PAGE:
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Sunday, May 14, 2017

The Longan - 'Dimocarpus longan' - fam: Sapindaceae



Dimocarpus longan, commonly known as the Longan, and is one of the better-known tropical members of the Soapberry family, Sapindaceae, to which the lychee also belongs. Also included in that family are, Rambutan, Guarani, Koran, Pitomba, Spanish lime and the Ackee. 1

Longan is commonly associated with lychee, which is similar in structure but more aromatic in taste. It is native to Southern Asia. The fruit contains a seed which is small, round and hard, and of an enamel-like, lacquered black appearance. The fully ripened, freshly harvested fruit, has a thin, firm, bark-like shell, making the fruit easy to peel by squeezing the pulp out. When the shell has more moisture content and is more tender, the fruit becomes less convenient to shell. The tenderness of the shell varies due to either premature harvest, variety, weather conditions, or transport/storage conditions.


Longans have a fresh distinctive taste and can be used to 'cut the palate' like a sorbet. Their delicious burst of sweet juice, followed by a slightly spicy aftertaste. 2 The fruit is sweet, juicy and succulent in superior agricultural varieties. The seed and the shell are not consumed. Apart from being eaten fresh and raw, longan fruit is also often used in Asian soups, snacks, desserts, and sweet-and-sour foods, either fresh or dried, and sometimes preserved and canned in syrup. The taste is different from lychees; while longan have a drier sweetness, lychees are often messily juicy with a more tropical, sour sweetness.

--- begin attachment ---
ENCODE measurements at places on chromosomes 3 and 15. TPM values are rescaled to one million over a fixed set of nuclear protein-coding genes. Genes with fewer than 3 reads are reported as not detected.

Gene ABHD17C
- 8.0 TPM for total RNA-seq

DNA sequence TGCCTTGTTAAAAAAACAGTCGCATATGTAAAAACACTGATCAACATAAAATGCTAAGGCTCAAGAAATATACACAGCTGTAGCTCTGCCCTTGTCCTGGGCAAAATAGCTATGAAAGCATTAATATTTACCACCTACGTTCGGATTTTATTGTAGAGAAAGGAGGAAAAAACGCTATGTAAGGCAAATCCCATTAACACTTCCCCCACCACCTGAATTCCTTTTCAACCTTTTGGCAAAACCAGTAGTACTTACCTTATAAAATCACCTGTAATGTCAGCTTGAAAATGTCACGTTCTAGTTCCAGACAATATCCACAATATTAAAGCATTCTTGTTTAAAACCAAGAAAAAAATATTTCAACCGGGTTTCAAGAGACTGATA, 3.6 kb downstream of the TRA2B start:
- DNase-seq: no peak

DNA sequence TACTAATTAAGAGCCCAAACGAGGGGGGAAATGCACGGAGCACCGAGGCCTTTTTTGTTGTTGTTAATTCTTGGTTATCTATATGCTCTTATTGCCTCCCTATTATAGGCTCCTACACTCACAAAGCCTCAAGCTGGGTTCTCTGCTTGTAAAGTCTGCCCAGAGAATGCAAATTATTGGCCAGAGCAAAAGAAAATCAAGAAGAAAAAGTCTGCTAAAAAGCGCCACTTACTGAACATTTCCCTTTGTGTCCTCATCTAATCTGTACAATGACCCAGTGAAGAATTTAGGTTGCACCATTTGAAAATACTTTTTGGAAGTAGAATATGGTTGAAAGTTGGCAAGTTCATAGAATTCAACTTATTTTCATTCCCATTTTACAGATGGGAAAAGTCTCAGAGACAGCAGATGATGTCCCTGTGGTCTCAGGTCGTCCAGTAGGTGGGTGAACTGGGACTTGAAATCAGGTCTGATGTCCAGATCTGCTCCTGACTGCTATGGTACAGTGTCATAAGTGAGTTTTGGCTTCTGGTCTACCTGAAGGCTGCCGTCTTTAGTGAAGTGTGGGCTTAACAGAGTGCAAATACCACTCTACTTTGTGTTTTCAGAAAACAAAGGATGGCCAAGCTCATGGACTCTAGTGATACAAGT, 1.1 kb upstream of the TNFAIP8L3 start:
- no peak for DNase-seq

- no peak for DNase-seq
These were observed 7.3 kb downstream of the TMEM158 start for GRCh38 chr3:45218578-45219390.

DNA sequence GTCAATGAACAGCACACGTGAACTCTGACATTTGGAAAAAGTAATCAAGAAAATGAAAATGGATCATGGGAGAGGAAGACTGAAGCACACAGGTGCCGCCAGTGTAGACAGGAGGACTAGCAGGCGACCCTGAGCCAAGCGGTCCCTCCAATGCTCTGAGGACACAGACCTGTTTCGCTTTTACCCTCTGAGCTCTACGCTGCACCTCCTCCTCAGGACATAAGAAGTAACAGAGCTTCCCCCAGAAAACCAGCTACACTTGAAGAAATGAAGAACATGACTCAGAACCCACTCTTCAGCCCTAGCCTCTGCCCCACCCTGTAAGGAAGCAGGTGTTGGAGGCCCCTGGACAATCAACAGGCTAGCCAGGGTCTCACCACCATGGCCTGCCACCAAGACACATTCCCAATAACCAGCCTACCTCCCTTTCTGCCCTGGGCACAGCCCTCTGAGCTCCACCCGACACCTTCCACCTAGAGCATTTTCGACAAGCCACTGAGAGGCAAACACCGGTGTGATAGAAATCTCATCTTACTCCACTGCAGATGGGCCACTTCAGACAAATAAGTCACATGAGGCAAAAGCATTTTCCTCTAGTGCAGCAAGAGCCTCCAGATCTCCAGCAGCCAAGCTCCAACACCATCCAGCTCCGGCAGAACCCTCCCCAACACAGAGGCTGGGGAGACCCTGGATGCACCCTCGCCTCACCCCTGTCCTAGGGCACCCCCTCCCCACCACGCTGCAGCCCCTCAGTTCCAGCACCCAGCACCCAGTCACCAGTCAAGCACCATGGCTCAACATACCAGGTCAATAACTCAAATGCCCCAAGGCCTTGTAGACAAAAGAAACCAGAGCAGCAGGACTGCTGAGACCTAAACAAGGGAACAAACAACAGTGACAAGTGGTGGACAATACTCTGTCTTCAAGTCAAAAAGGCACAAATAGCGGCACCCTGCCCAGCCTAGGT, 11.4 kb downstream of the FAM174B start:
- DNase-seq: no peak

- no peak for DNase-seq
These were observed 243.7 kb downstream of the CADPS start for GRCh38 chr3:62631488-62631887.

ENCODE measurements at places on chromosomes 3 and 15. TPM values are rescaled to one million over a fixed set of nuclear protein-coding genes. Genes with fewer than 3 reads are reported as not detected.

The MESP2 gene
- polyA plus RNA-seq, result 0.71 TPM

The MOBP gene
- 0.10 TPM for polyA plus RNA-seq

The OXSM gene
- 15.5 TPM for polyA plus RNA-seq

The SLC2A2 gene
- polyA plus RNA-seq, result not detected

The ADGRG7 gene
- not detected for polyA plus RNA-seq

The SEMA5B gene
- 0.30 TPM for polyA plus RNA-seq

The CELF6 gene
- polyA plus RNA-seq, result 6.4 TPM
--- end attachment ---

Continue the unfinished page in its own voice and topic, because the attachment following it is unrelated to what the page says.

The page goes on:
Dried longan are often used in Chinese cuisine and Chinese sweet dessert soups. In Chinese food therapy and herbal medicine, it is believed to have an effect on relaxation. In contrast with the fresh fruit, which is juicy and white, the flesh of dried longans is dark brown to almost black. 1






It is found commonly throughout most of Asia, primarily in China, Taiwan, Vietnam and Thailand. China, the main longan-producing country in the world, produced about 1,300 million tonnes of longan in 2010. Vietnam and Thailand had produced around 600 and 500 million tonnes, respectively. Like Vietnam, Thailand's economy relies heavily on the cultivation and shipments of longan, as well as the lychee. This increase in the production of longan reflects recent interest in exotic fruits in other parts of the world. However, the majority of the demand comes from Asian communities in North America, Europe and Australia. 1





REFERENCES: Wikipedia 1 Australian Tropical Foods 2

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